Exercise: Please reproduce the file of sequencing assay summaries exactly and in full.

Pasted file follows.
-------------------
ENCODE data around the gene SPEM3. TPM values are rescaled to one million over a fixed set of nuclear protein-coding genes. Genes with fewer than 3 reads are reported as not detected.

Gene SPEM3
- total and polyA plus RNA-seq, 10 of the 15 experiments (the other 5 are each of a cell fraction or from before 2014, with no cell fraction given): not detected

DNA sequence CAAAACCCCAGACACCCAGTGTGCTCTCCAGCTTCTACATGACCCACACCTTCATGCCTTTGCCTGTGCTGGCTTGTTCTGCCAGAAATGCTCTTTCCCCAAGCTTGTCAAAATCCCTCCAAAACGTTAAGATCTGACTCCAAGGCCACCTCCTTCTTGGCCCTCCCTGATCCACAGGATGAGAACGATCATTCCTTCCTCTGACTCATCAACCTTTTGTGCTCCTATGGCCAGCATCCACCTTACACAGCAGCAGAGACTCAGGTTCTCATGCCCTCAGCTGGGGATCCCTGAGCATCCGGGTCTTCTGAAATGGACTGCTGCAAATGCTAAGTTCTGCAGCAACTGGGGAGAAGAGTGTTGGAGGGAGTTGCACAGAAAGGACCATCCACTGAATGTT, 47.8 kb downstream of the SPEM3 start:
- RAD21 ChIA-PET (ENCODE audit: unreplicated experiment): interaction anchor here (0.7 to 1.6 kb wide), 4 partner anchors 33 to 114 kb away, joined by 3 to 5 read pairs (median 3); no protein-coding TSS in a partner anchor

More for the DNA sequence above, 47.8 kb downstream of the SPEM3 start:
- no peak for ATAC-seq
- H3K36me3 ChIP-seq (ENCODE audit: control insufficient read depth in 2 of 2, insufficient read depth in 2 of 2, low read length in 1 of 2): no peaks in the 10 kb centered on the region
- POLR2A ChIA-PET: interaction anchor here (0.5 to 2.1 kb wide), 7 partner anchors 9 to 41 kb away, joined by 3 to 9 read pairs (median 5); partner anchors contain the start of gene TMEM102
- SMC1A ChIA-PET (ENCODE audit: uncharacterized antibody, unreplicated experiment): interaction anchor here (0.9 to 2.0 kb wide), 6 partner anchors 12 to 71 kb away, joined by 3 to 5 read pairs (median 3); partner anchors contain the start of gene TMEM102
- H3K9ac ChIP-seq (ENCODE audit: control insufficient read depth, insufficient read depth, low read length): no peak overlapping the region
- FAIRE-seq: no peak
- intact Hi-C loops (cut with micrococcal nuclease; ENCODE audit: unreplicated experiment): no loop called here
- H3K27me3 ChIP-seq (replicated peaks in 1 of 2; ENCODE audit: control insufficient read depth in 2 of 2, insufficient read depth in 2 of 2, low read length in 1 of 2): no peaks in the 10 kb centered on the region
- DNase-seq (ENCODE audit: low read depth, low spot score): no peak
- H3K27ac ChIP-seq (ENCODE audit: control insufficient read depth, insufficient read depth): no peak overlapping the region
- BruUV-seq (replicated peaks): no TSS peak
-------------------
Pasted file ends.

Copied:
ENCODE data around the gene SPEM3. TPM values are rescaled to one million over a fixed set of nuclear protein-coding genes. Genes with fewer than 3 reads are reported as not detected.

Gene SPEM3
- total and polyA plus RNA-seq, 10 of the 15 experiments (the other 5 are each of a cell fraction or from before 2014, with no cell fraction given): not detected

DNA sequence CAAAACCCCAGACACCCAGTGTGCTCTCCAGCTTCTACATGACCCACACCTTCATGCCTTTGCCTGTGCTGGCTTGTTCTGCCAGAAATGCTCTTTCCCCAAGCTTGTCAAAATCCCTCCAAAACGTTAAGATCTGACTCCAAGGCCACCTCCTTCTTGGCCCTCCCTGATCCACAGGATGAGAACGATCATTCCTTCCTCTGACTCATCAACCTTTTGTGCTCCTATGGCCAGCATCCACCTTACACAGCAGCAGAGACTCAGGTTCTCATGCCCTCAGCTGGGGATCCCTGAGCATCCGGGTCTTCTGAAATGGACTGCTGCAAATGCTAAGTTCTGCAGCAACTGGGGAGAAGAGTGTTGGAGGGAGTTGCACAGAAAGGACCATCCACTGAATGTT, 47.8 kb downstream of the SPEM3 start:
- RAD21 ChIA-PET (ENCODE audit: unreplicated experiment): interaction anchor here (0.7 to 1.6 kb wide), 4 partner anchors 33 to 114 kb away, joined by 3 to 5 read pairs (median 3); no protein-coding TSS in a partner anchor

More for the DNA sequence above, 47.8 kb downstream of the SPEM3 start:
- no peak for ATAC-seq
- H3K36me3 ChIP-seq (ENCODE audit: control insufficient read depth in 2 of 2, insufficient read depth in 2 of 2, low read length in 1 of 2): no peaks in the 10 kb centered on the region
- POLR2A ChIA-PET: interaction anchor here (0.5 to 2.1 kb wide), 7 partner anchors 9 to 41 kb away, joined by 3 to 9 read pairs (median 5); partner anchors contain the start of gene TMEM102
- SMC1A ChIA-PET (ENCODE audit: uncharacterized antibody, unreplicated experiment): interaction anchor here (0.9 to 2.0 kb wide), 6 partner anchors 12 to 71 kb away, joined by 3 to 5 read pairs (median 3); partner anchors contain the start of gene TMEM102
- H3K9ac ChIP-seq (ENCODE audit: control insufficient read depth, insufficient read depth, low read length): no peak overlapping the region
- FAIRE-seq: no peak
- intact Hi-C loops (cut with micrococcal nuclease; ENCODE audit: unreplicated experiment): no loop called here
- H3K27me3 ChIP-seq (replicated peaks in 1 of 2; ENCODE audit: control insufficient read depth in 2 of 2, insufficient read depth in 2 of 2, low read length in 1 of 2): no peaks in the 10 kb centered on the region
- DNase-seq (ENCODE audit: low read depth, low spot score): no peak
- H3K27ac ChIP-seq (ENCODE audit: control insufficient read depth, insufficient read depth): no peak overlapping the region
- BruUV-seq (replicated peaks): no TSS peak